,

HRW FILM FESTIVAL: TEMPEST (TEMPESTAD)

HRW FILM FESTIVAL: TEMPEST (TEMPESTAD)

Women Documentarians Reveal Injustice and Hope at the Human Rights Watch Film Festival

By Nora Lee Mandel http://MavensNest.net/movies.html

I used to think of the Human Rights Watch Film Festival as “The Depressing Festival” in coverage over the past nine years.  But the programmers more and more balance artistic merit with the sponsoring NGO Human Rights Watch’s exposés of terrible injustices around the world, and even, sometimes, give the audience hope.  In this 27th year in New York City, they also broke barriers behind the cameras -- 10 out of the 18 films in the program were directed or co-directed by women, many times with the intimacy from establishing a close relationship with the subjects, many in attendance at the Festival.  Not only did these documentaries sensitively spotlight a wide range of women’s issues in Afghanistan, China, Jerusalem, Los Angeles, Mexico, and Mississippi, but women filmmakers were showcased gaining revealing access to difficult, diverse places -- a maximum security prison and the Amazon rainforest.  

In New York City June 10-19, the film festival has expanded over the years, co-presenting uptown with the Film Society of Lincoln Center and downtown at the IFC Center, accompanied by related exhibitions and post-screening discussions on the issues with the filmmakers, HRW staff, and other experts.  Versions of the festival also travel: this year to Amsterdam and San Diego in January; its 20th anniversary in London in March; Toronto in April; Los Angeles and Miami in May; Chicago and Sydney in June; and selections shown in over a dozen other cities.  Many of these films continue to make the festival rounds elsewhere, as well in theaters.

TEMPEST (TEMPESTAD)

Violent organized crime has become so institutionalized in Mexico that the cartels and the state governments intersect, with civilian lives crushed between them.  Director Tatiana Huezo remarkably uses the deceptive beauty of a travelogue to reveal the psychological pervasiveness of fear and nightmares under what’s visible for two women.  These are important witnesses to abuse.

Every silent, sleepy person on a bus has a story.  But Miriam’s voice-over is about much more than just re-enacting her 1,300 mile journey from Matamoros in the north back to her home in the south, along urban highways, crummy rest stops, through open fields and thunder storms.  Police sirens and military checkpoints are the first clues.  As if she were sitting next to us on the long-distance bus, Miriam, an old friend of the director, slowly and quietly reveals, for the first time, how just before her factory shift ended and she was about to pick up her child from the sitter, she was pulled out and arrested.  Beaten in a dark police station slippery with the blood of people killed in front of her, she was brutally interrogated about her alleged crime of “people trafficking”.  At night on the bus, we hear her tearful description of transfer to a prison run not by the police, but by a cartel, where the currency was human degradation beyond the fictional jail of HBO’s Oz or the classic mental institution exposé of Snake Pit (1948), into horror movie depths.  Amidst bucolic scenery outside the bus windows, her proud voice credits holding on to her sanity by entertaining the prison bullies with songs and dances, and her humanity by writing poems on scraps.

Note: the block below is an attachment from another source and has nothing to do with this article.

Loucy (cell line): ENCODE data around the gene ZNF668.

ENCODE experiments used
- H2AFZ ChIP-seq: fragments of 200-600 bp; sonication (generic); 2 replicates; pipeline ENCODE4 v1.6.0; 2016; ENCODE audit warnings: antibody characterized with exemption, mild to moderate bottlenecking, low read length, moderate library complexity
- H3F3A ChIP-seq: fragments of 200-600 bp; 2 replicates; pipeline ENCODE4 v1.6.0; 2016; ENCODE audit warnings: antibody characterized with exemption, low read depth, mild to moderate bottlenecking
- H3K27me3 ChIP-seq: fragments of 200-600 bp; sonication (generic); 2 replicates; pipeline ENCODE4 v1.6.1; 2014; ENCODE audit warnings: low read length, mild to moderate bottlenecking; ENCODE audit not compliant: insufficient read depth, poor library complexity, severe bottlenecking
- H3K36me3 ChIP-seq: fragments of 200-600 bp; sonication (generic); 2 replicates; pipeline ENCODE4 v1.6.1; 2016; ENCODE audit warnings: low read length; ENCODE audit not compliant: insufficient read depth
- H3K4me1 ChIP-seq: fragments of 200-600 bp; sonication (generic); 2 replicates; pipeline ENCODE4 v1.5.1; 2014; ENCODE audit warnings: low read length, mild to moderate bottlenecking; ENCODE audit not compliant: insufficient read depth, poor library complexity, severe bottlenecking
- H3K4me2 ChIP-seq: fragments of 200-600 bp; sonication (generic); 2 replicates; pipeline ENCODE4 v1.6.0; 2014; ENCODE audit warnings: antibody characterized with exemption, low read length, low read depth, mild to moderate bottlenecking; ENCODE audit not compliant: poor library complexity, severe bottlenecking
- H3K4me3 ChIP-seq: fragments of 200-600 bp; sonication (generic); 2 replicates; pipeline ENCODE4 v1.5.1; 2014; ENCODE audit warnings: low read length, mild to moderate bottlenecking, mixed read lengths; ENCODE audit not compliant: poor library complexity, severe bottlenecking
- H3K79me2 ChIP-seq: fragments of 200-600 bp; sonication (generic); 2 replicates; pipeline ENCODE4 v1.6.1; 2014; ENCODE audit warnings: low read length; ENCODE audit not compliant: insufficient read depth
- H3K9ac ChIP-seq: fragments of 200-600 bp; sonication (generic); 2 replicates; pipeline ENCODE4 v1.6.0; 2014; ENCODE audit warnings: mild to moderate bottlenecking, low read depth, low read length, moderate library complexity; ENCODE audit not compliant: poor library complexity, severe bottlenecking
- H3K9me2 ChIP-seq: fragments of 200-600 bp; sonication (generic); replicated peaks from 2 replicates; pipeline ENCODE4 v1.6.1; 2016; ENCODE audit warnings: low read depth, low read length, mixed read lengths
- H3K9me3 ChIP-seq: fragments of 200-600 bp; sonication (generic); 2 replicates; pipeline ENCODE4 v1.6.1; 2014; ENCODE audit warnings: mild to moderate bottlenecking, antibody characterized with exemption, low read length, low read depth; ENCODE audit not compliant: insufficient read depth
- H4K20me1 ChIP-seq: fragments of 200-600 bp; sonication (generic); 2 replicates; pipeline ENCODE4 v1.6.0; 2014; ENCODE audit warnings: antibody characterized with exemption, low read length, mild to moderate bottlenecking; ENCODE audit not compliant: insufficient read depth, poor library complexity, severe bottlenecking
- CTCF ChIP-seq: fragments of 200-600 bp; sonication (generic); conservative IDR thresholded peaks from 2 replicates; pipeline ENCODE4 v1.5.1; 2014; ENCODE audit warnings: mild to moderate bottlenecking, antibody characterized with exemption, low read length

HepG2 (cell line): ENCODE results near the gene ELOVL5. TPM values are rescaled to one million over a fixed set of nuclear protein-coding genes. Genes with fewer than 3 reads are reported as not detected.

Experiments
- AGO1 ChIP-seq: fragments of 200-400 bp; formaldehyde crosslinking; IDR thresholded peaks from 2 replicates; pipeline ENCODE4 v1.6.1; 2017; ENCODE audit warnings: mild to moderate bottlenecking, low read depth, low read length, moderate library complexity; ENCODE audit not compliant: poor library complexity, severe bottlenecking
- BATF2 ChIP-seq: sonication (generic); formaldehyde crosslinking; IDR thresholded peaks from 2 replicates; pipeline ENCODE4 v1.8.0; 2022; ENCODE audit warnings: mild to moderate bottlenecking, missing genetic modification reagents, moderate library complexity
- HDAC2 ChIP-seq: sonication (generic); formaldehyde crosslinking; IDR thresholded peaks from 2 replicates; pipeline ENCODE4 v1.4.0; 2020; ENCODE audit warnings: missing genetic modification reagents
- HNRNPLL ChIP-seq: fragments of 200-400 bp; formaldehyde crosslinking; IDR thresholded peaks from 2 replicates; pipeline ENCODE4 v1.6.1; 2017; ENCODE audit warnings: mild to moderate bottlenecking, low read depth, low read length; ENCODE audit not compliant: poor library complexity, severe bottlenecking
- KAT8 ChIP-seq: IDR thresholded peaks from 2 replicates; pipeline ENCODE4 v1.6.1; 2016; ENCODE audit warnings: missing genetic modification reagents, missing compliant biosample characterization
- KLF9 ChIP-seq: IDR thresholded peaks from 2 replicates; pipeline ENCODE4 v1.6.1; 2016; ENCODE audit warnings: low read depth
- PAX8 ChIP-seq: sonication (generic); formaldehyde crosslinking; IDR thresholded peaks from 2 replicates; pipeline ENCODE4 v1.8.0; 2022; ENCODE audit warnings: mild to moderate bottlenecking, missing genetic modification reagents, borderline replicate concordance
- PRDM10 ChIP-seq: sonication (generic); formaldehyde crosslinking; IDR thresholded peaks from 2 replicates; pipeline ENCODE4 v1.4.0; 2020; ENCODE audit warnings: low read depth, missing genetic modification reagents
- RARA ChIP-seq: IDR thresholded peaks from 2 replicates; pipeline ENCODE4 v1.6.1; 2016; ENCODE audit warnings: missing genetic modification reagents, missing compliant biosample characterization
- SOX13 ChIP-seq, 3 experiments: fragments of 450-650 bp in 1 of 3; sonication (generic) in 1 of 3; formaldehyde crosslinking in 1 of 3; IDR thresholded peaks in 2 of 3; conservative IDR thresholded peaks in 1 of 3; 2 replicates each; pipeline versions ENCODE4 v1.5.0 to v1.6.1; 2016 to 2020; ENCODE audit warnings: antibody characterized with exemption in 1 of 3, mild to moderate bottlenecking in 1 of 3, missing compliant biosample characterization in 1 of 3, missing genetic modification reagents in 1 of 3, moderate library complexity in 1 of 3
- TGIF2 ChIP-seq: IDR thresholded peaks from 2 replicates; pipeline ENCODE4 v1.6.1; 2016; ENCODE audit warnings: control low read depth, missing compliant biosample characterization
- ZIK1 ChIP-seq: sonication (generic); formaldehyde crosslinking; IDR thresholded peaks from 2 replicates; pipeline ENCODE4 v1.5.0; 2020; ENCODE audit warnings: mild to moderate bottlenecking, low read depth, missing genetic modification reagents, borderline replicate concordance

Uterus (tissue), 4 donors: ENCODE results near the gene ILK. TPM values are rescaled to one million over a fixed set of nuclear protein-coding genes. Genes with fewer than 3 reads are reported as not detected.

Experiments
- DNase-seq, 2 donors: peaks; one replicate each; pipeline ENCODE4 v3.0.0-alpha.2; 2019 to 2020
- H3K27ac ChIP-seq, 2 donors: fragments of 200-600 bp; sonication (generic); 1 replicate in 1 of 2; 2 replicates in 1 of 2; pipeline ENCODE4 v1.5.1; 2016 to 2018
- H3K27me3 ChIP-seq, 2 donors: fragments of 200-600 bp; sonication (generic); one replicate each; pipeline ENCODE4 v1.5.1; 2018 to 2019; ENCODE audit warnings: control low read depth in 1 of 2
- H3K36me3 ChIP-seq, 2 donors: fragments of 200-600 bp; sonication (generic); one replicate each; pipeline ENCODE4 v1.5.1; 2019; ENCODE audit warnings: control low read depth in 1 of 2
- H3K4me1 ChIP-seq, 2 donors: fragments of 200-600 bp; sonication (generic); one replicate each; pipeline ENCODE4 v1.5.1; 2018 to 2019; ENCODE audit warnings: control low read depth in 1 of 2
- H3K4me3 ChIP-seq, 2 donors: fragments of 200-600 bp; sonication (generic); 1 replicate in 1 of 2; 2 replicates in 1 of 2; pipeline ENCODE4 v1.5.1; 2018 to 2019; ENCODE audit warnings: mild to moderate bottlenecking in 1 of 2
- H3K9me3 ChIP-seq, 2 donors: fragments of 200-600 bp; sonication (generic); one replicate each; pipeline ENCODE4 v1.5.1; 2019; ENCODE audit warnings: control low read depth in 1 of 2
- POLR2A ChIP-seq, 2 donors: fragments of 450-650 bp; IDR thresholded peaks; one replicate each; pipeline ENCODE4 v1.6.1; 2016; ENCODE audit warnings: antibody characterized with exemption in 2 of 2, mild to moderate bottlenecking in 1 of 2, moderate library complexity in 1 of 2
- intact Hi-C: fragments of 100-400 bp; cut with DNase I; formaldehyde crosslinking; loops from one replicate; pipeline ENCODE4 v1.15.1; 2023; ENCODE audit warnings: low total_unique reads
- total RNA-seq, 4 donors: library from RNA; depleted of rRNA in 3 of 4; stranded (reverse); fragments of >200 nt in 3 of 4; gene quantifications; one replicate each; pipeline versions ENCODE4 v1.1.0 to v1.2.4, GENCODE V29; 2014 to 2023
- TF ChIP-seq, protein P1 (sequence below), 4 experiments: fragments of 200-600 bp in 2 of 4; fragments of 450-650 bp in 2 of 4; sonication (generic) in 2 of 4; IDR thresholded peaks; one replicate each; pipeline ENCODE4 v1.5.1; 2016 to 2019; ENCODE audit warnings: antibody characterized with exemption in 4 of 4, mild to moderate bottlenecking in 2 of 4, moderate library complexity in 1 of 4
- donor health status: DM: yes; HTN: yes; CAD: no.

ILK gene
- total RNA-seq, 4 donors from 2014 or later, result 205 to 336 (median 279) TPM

A casual detour off a rural highway to a traveling family circus seems like a joyous respite.  They clean out their caravans, set up the tent, teach their adorable children performance skills, and the troupe of women clowns laugh and apply their make-up.  Adela’s voice-over recounts her pride and diligent work for her daughter Monica to be the first university student in the family.  But talk about the tears of a clown – even as she re-lives that happy childhood for audiences of other children, her voice strains recalling the day her daughter went missing.  Instead of help from the police, she got warnings to stop searching, harrowingly similar to the more notorious case of the abducted male students in 2014.

The gorgeous cinematography by Ernesto Pardo (Huezo has been a D.P. on other documentaries) and lovely score by noted Mexican film composing team Leonardo Heiblum & Jacobo Lieberman set visual and aural contrasts between the country’s sylvan landscape, the callousness of the authorities (films from south of the border at previous HRW Fests call this out as “impunidad”/”the impunity”), and the PTSD ravaging these women’s hearts and minds as they magnificently struggle to keep moving through each day.

Thankfully, this year the Human Rights Watch Festival includes women directors providing some hope, with examples of individuals or communities taking action, even if any success is mixed or sui generis.  

Seek out these exciting women-directed selections from the Human Rights Watch Film Festival as they travel to different cities, open in theaters, VOD, or broadcast on PBS or other channels over the year.

© Nora Lee Mandel 07/20/16

Top Photo: Miriam.

Photo Credit: Human Rights Watch Film Festival

______________________________________________________________________

NoraLeeMandel

About Nora

Nora Lee Mandel [http://MavensNest.net/movies.html] is a member of New York Film Critics Online and Alliance of Women Film Journalists; her reviews are counted in Rotten Tomatoes’ TomatoMeter [http://www.rottentomatoes.com/critic/nora-lee-mandel/].  She reviews films and television in Film Festival Traveler, Film-Forward, Lilith, and NH Jewish Film Festival’s Film Buzz.  Her ongoing Critical Guide to Jewish Women in Movies and TV [http://MavensNest.net/Lilith.html] has been the basis for talks to audiences in New York and New Jersey, and Philadelphia Jewish Film Festival.  @NLM_MavensNe